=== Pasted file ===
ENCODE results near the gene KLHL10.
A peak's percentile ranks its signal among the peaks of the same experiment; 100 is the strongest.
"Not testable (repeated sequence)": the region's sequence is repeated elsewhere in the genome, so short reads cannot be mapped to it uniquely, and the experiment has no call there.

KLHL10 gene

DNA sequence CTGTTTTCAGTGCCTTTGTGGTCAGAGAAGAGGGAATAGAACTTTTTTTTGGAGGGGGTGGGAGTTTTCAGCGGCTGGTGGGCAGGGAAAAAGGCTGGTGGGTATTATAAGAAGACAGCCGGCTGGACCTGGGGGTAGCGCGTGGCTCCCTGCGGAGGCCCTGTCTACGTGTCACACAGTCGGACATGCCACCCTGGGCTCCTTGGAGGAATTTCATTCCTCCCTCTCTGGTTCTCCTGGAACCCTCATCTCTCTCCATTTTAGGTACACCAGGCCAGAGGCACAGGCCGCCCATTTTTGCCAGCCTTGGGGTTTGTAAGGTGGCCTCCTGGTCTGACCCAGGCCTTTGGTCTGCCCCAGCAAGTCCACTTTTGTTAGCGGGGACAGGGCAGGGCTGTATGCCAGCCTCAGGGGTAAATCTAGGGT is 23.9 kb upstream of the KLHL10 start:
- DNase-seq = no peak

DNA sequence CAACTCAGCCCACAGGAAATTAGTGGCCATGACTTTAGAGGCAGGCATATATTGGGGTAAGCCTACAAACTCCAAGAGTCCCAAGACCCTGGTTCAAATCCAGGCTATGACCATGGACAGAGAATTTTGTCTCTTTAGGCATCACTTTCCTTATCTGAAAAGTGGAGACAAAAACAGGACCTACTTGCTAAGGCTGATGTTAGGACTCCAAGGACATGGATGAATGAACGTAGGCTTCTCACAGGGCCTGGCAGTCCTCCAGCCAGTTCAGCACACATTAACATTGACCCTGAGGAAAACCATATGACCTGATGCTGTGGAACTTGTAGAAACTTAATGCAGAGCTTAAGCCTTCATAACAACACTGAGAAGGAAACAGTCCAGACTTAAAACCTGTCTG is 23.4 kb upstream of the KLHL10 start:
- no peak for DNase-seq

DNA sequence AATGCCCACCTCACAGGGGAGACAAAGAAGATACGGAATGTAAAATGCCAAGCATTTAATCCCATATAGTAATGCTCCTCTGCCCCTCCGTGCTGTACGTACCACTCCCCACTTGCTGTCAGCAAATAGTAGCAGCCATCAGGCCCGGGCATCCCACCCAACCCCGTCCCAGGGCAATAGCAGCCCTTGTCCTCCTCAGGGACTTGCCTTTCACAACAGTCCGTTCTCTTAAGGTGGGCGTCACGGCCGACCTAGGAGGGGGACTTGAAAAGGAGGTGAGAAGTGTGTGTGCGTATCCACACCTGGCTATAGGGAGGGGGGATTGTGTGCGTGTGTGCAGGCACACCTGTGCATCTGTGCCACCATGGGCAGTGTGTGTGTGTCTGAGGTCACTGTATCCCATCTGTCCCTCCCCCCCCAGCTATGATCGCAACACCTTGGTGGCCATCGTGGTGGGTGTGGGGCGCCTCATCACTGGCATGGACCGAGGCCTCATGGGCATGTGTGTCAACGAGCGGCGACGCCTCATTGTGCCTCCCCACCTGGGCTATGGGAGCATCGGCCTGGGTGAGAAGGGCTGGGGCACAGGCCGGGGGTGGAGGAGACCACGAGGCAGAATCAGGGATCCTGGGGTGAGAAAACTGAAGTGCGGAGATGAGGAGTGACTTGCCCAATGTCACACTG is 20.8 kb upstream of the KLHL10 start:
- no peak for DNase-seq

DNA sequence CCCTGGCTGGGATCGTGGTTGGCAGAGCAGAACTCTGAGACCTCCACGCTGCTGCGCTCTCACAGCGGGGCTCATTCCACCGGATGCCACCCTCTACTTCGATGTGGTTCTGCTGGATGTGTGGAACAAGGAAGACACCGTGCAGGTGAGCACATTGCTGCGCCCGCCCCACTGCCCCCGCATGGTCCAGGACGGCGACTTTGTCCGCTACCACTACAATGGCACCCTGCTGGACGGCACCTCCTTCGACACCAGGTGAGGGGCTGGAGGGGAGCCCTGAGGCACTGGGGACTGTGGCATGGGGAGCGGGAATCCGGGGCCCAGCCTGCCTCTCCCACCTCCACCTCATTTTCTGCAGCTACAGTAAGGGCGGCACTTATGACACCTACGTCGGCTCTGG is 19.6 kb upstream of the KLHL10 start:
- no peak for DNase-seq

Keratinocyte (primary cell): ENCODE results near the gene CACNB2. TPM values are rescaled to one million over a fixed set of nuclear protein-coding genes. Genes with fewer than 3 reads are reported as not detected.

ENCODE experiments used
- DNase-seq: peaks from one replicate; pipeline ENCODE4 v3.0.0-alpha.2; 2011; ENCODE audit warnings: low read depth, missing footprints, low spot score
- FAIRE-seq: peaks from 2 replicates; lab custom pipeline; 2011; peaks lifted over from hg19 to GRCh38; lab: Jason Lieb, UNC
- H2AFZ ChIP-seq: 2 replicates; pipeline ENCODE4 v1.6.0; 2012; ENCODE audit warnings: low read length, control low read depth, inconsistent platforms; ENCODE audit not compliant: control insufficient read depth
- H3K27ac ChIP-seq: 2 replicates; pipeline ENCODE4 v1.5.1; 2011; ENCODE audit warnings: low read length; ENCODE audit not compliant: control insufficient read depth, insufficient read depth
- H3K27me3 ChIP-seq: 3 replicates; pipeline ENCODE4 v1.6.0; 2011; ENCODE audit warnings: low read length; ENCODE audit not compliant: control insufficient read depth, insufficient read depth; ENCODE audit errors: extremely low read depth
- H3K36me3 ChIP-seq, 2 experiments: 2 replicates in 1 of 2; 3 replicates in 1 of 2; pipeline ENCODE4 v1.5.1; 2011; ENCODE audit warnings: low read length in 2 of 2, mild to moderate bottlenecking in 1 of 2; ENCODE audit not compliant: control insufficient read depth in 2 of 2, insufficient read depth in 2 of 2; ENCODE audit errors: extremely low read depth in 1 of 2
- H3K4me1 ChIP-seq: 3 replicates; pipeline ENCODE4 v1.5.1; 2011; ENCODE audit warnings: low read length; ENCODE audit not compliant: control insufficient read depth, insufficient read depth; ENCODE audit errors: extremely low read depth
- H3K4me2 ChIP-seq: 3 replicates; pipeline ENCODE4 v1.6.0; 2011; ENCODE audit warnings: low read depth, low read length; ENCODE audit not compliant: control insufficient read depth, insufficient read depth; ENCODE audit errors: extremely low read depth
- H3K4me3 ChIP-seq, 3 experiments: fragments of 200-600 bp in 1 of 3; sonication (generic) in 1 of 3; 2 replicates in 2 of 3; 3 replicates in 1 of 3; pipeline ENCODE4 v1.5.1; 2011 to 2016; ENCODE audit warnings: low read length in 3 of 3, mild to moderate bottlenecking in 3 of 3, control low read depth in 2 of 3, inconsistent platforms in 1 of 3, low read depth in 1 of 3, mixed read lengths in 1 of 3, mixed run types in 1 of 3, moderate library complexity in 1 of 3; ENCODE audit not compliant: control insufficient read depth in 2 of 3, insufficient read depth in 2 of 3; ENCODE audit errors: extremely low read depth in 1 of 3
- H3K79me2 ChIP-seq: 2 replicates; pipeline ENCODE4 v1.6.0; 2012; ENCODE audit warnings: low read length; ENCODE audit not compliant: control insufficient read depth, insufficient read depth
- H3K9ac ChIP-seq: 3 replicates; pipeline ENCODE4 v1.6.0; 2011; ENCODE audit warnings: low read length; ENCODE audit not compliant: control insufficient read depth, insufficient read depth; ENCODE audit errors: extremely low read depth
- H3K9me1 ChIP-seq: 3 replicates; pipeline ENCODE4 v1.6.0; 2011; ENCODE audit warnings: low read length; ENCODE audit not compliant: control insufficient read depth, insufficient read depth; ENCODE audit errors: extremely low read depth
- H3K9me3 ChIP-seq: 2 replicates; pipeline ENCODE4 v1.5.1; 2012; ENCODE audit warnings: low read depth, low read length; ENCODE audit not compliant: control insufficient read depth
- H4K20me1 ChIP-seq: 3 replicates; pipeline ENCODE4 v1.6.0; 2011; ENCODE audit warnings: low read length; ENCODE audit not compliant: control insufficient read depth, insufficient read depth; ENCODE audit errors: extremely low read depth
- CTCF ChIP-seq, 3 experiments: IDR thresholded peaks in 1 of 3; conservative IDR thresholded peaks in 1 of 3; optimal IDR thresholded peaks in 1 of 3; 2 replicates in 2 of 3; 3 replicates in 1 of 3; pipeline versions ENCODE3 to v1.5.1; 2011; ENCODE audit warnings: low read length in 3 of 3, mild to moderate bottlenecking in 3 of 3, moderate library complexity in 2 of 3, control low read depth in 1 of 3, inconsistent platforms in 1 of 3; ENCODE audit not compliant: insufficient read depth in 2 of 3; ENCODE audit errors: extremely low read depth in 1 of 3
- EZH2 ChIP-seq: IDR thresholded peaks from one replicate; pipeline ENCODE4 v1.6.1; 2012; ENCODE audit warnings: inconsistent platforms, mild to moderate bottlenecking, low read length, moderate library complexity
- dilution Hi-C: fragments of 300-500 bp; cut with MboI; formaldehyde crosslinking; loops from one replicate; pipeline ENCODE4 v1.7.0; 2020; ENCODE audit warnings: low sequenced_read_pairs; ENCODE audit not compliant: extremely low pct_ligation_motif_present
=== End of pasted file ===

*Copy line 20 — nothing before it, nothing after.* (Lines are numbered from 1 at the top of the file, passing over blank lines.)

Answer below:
- H3K36me3 ChIP-seq, 2 experiments: 2 replicates in 1 of 2; 3 replicates in 1 of 2; pipeline ENCODE4 v1.5.1; 2011; ENCODE audit warnings: low read length in 2 of 2, mild to moderate bottlenecking in 1 of 2; ENCODE audit not compliant: control insufficient read depth in 2 of 2, insufficient read depth in 2 of 2; ENCODE audit errors: extremely low read depth in 1 of 2